1999 May – Kargil conflict: Pakistan-backed forces clash with the Indian military in the icy heights around Kargil in Indian-held Kashmir. More than 1,000 people are killed on both sides.

Musharraf coup

1999 October – General Pervez Musharraf seizes power in coup.

2000 April – Nawaz Sharif sentenced to life imprisonment on hijacking and terrorism charges over his actions to prevent the 1999 coup.

2000 December – Nawaz Sharif goes into exile in Saudi Arabia after being pardoned by military authorities.

2001 June – Gen Pervez Musharraf names himself president while remaining head of the army.

2001 September – Musharraf swings in behind the US in its fight against terrorism and supports attacks on Afghanistan. US lifts some sanctions imposed after Pakistan’s nuclear tests in 1998.

Pakistani soldiers build bunkers at Line of Control separating Pakistani- and Indian-held Kashmir

2001 December – India, Pakistan prompt fears of full-scale war by massing troops along common border amid growing tensions over Kashmir following suicide attack on Indian parliament.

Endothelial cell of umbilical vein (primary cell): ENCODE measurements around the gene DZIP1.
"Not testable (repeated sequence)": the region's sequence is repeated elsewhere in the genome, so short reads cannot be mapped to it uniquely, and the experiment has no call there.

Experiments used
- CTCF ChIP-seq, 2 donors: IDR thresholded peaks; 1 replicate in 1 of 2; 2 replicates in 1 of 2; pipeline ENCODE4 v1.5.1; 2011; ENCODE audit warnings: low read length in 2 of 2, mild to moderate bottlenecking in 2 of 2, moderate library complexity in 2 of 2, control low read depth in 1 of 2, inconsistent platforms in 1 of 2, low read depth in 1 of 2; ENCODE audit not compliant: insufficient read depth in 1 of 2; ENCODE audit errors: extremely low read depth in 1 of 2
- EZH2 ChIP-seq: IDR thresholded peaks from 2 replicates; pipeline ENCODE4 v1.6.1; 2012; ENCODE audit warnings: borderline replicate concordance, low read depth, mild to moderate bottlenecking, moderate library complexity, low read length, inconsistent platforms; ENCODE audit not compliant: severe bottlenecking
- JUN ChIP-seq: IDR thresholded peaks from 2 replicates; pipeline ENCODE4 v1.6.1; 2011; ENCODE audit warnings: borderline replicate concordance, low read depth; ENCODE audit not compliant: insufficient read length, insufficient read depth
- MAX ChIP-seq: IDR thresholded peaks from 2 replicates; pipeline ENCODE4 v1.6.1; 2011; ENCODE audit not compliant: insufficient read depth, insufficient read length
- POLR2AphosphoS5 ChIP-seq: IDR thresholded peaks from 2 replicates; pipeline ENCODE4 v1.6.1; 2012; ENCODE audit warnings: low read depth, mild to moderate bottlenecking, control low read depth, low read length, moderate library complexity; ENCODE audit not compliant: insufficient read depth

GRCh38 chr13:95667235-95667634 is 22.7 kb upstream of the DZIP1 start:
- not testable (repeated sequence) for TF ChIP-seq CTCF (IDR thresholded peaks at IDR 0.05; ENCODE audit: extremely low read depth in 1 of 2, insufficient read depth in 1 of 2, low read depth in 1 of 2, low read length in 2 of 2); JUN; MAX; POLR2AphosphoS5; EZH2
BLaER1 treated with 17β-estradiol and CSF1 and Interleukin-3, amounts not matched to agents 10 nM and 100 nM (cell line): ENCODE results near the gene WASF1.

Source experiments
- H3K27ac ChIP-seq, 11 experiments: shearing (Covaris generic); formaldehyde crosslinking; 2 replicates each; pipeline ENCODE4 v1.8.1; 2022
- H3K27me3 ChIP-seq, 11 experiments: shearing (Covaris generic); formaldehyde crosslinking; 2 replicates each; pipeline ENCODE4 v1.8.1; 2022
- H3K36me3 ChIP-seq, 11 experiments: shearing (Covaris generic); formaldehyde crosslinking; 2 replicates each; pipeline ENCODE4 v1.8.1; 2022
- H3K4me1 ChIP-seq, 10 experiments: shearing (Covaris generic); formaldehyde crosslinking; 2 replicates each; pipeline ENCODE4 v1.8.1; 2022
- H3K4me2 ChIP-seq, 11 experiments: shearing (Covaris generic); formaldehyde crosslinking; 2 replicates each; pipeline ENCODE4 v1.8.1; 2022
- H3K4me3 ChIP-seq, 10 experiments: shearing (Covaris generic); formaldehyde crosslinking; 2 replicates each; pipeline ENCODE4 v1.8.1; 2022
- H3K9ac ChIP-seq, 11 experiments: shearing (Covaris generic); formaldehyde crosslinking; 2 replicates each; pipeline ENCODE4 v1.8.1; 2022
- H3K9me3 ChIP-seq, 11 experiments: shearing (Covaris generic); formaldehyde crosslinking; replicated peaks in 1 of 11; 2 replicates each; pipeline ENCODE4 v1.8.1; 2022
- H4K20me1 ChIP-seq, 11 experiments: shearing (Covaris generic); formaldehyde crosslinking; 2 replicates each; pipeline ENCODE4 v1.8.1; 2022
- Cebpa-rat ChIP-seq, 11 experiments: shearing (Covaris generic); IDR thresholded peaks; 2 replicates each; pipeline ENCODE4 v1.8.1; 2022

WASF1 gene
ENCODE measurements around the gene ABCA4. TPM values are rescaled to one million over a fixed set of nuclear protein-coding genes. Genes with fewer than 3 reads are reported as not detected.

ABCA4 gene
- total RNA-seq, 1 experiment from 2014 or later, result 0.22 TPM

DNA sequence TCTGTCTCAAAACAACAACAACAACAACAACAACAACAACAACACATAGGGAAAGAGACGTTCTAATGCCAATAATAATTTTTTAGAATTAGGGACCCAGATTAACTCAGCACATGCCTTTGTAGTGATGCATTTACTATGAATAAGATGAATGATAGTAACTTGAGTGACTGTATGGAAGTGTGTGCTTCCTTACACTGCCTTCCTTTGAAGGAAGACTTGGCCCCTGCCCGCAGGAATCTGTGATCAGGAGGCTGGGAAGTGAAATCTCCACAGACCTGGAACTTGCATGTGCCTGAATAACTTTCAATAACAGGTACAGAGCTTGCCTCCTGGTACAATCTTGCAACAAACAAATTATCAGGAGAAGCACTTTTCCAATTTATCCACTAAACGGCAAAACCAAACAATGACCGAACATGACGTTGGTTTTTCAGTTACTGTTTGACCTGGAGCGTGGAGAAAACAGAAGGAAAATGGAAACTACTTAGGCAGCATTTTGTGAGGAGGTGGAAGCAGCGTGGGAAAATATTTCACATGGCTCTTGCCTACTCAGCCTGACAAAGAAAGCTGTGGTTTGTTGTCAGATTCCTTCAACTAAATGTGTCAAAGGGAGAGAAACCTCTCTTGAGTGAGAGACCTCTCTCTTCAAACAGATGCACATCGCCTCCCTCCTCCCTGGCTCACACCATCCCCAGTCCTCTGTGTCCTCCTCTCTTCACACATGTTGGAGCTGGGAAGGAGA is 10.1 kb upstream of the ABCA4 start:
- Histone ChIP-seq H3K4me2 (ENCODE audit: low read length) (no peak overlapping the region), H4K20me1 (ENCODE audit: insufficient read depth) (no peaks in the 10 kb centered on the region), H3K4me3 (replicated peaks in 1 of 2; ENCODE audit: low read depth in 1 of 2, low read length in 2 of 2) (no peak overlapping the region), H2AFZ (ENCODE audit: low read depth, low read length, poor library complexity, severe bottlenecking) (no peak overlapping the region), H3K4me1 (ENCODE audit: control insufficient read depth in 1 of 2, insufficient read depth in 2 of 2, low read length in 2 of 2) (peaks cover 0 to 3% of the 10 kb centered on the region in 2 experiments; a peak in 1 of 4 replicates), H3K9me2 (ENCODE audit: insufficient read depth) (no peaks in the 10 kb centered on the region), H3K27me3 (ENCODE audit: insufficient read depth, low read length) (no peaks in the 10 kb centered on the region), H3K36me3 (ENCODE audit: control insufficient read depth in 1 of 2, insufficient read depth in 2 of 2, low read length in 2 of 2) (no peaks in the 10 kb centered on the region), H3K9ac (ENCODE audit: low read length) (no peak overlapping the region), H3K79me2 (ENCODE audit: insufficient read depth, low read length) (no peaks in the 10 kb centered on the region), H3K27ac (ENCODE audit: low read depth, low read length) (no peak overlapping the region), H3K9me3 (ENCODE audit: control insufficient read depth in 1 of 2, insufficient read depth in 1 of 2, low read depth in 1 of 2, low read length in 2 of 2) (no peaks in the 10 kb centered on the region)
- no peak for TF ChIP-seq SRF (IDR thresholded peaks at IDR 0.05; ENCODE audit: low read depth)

Tensions with India over Kashmir go back decades

Q&A: Kashmir dispute

Kashmir conflict ‘unfinished business’

The future of Kashmir?

2002 January – President Musharraf bans two militant groups – Lashkar-e-Toiba and Jaish-e-Mohammad – and takes steps to curb religious extremism.

2002 April – President Musharraf wins another five years in office in a referendum criticised as unconstitutional and flawed.

2002 May – Pakistan test fires three medium-range missiles capable of carrying nuclear warheads, amid rumours of impending conflict with India.

2002 August – President Musharraf grants himself sweeping new powers, including the right to dismiss an elected parliament.

Thaw with India

Pervez Musharraf